The paradox of life is a phenomenon that the greatest minds are still trying to unpack. Tell a drunkard that his bottle will be his undoing and he’ll probably scoff at you.
Yesterday there was an electrical maintenance situation which a new neighbor needed to be looked into. Having lately adopted a friendly attitude towards my neighbors, – normal etiquette of greeting someone on the stairway, or standing a little longer on the gate to allow a stranded neighbor who probably left their key to pass before I lock the gate. – You get what I am talking about… Something that I have taken a whole year to learn- Disclaimer (I am not usually that slow)
I remembered the time I was in such a situation (electrical maintenance need), and the person who helped me solve it. He was a fairly nice guy, who was heavily built and knew his way around the wires. He solved my electrical problem in less than thirty minutes, gave me a bargain and even left his number in case of future incidences. Baddy Electrician was the number I dialed- it’s good to know people.
Fast forward six months later…. I called him yesterday to assist my new neighbor. Seeing him this time, he was different. His was leaner and I could have passed him had I not asked him to wait for me at a strategic point.
He entered the house and finished with the pleasantries then asked for a seat. As I was moving the clutter to create room for him to sit, he explained that he has not been feeling well lately. His kidneys are shutting down. He cannot stand for long and he has been going for dialysis twice a week, and spending 17,000 shillings a week. He experiences shortness of breath and pains all over the body.
Baddy then started his diagnosis of the problem at hand, something that he did with the same precision he had six months earlier. He did not even ask us to turn the main switch off. As he was working, my new neighbor- pastor- was engaging him in small talk. Pastor also happens to be immobilized due to multiple knee fractures in their healing process- a story that I think I might share some day. I decided to just listen as the pastor asked him about his health.
Our electrical doctor tells us that he had been enjoying his beer, and spirits as normal people do. “When I was repairing your electricity, I was completely normal.” He responds to my enquiry about his condition. He occasionally Stops to catch his breath as he continues his work.
Another lady good neighbor enters the house to bring our pastor his lunch. She immediately recognizes Baddy and comments on how good he looks with the new weight. Baddy informs her that he has been unwell. I learn in their conversation that Baddy is a proud father of two. The youngest is a month old. The lady reassures him that all shall be well, and advises him to keep to his newly acquired weight.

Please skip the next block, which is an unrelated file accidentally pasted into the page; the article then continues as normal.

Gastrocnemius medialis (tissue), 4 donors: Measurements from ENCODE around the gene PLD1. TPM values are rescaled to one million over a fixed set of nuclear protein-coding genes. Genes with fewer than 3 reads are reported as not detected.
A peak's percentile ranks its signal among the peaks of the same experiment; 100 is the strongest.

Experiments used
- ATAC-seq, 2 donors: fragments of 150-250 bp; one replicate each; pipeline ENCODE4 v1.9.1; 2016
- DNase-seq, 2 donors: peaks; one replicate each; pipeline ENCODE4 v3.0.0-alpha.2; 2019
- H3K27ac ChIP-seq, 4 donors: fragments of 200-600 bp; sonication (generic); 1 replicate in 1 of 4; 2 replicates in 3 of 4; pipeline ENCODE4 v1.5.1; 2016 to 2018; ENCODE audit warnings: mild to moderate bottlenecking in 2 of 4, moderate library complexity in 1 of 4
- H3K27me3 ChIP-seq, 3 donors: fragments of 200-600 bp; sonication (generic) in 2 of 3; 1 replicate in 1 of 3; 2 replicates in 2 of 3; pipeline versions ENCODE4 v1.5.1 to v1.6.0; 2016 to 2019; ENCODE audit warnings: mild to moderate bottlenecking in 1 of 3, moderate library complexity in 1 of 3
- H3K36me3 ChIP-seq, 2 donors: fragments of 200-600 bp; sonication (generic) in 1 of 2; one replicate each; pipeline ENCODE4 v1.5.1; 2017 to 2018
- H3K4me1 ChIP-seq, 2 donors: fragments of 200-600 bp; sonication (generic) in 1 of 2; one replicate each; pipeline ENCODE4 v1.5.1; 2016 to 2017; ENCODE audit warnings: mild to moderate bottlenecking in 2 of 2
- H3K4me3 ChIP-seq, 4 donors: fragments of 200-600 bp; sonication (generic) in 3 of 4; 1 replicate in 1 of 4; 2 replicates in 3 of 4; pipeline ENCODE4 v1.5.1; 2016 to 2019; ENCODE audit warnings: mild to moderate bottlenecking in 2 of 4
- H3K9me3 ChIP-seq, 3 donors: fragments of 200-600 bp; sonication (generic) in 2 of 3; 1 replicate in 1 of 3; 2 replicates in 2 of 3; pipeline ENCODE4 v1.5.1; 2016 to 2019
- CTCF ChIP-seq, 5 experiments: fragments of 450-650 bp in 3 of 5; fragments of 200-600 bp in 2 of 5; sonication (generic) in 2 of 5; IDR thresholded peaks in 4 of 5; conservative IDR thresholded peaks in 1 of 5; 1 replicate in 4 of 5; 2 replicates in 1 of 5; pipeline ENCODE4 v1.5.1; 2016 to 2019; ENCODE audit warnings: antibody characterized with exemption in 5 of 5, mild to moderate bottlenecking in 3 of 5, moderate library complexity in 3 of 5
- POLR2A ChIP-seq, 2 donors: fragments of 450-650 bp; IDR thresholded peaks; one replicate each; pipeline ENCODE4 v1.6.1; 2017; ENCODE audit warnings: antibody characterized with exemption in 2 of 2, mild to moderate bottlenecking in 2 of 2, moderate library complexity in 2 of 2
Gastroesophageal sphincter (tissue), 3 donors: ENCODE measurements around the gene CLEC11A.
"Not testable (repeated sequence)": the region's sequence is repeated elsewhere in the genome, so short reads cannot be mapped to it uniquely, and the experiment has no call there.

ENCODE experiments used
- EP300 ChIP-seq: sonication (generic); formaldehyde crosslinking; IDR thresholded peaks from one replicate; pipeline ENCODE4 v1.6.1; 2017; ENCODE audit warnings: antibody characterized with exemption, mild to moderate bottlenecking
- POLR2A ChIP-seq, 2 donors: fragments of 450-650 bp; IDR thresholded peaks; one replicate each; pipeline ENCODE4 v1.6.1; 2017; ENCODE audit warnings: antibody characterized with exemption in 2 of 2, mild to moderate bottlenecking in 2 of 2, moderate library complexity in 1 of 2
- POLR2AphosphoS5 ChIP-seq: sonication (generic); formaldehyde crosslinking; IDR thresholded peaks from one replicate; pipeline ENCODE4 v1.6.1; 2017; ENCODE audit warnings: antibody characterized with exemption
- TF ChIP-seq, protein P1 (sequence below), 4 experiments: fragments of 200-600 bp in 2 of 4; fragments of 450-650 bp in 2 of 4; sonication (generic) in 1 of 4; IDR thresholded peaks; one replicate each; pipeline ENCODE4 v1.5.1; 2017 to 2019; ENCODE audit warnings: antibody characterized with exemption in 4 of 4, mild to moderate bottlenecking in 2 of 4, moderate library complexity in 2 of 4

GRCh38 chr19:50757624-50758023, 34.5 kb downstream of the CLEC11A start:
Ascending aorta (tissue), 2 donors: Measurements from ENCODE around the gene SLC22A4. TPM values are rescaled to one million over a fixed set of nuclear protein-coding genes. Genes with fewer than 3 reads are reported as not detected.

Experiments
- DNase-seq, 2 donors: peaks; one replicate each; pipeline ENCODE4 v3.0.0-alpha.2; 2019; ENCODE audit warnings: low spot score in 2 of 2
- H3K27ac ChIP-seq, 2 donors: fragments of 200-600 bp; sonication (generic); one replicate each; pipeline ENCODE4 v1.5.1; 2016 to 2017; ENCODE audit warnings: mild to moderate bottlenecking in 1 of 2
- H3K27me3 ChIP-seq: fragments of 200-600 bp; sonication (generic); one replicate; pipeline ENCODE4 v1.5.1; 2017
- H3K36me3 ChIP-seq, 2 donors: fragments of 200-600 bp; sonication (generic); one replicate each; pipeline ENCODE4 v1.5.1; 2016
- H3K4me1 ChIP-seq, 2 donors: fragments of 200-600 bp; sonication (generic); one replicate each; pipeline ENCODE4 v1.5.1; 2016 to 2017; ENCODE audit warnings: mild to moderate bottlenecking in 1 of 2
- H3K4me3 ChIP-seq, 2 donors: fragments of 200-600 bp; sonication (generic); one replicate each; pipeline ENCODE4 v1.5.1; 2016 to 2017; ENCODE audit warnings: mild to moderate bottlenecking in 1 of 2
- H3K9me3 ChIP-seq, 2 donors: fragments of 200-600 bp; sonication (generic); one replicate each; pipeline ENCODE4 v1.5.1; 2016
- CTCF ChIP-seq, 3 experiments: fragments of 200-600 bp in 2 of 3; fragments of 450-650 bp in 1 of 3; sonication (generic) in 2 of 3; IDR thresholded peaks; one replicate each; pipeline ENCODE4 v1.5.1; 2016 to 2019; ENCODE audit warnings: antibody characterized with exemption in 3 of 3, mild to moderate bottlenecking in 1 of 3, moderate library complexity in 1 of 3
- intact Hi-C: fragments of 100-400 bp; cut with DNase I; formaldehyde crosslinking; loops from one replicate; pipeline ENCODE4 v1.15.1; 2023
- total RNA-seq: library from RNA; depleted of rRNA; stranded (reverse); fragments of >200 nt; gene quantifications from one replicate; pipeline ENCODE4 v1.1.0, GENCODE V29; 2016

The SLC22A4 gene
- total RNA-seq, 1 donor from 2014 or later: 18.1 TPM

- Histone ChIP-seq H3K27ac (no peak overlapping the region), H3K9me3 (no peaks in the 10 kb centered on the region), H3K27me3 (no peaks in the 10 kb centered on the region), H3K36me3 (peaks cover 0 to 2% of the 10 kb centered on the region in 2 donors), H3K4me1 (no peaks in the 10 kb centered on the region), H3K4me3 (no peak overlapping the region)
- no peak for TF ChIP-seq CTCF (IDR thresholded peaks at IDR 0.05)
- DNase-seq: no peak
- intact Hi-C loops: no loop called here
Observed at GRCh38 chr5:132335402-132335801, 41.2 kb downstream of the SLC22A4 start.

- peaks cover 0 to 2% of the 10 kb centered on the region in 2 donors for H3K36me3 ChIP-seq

As he finishes his work, he declines to have lunch explaining that he has been put on special diets. He mentions that he needs to go lie down because he suddenly feels cold. The immobilized pastor prays for him, assuring him that he will get better. I escort him to the gate, carrying on with the get well soon chat. As I open the gate, I cannot help but think about how we take for granted the things we have.
Dialysis is a treatment that does some of the things done by healthy kidneys. It is needed when your own kidneys can no longer take care of your body’s needs.
When is dialysis needed?
You need dialysis when you develop end stage kidney failure –usually by the time you lose about 85 to 90 percent of your kidney function and have a GFR of <15. Click here to learn more about the stages of Chronic Kidney Disease and GFR.
What does dialysis do?
When your kidneys fail, dialysis keeps your body in balance by:
-removing waste, salt and extra water to prevent them from building up in the body
-keeping a safe level of certain chemicals in your blood, such as potassium, sodium and bicarbonate
-helping to control blood pressure
Is kidney failure permanent?
Usually, but not always. Some kinds of acute kidney failure get better after treatment. In some cases of acute kidney failure, dialysis may only be needed for a short time until the kidneys get better.
In chronic or end stage kidney failure, your kidneys do not get better and you will need dialysis for the rest of your life. If your doctor says you are a candidate, you may choose to be placed on a waiting list for a new kidney.